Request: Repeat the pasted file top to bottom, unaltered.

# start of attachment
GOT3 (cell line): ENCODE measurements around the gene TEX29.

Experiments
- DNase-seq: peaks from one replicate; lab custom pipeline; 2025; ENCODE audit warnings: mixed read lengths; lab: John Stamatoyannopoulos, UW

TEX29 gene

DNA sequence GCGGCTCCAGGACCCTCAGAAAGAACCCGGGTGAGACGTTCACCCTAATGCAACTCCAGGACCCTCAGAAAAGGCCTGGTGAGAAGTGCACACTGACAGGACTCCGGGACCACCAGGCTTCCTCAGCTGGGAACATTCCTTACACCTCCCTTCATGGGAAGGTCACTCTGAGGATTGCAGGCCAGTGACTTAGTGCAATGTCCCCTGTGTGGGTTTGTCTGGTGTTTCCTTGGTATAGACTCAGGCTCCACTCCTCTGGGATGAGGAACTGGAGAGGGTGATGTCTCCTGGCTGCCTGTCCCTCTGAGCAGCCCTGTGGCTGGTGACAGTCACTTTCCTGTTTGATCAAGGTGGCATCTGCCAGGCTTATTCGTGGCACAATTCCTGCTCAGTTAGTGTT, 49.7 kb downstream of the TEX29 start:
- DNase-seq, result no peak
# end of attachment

GOT3 (cell line): ENCODE measurements around the gene TEX29.

Experiments
- DNase-seq: peaks from one replicate; lab custom pipeline; 2025; ENCODE audit warnings: mixed read lengths; lab: John Stamatoyannopoulos, UW

TEX29 gene

DNA sequence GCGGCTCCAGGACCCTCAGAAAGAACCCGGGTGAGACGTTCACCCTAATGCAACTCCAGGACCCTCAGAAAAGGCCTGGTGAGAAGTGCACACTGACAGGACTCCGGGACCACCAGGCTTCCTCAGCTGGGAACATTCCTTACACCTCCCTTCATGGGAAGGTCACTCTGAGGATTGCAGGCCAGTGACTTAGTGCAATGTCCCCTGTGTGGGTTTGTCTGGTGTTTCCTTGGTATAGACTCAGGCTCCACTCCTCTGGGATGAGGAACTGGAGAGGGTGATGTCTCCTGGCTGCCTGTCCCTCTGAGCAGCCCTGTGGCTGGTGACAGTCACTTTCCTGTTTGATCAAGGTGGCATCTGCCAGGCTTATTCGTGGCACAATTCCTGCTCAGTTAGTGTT, 49.7 kb downstream of the TEX29 start:
- DNase-seq, result no peak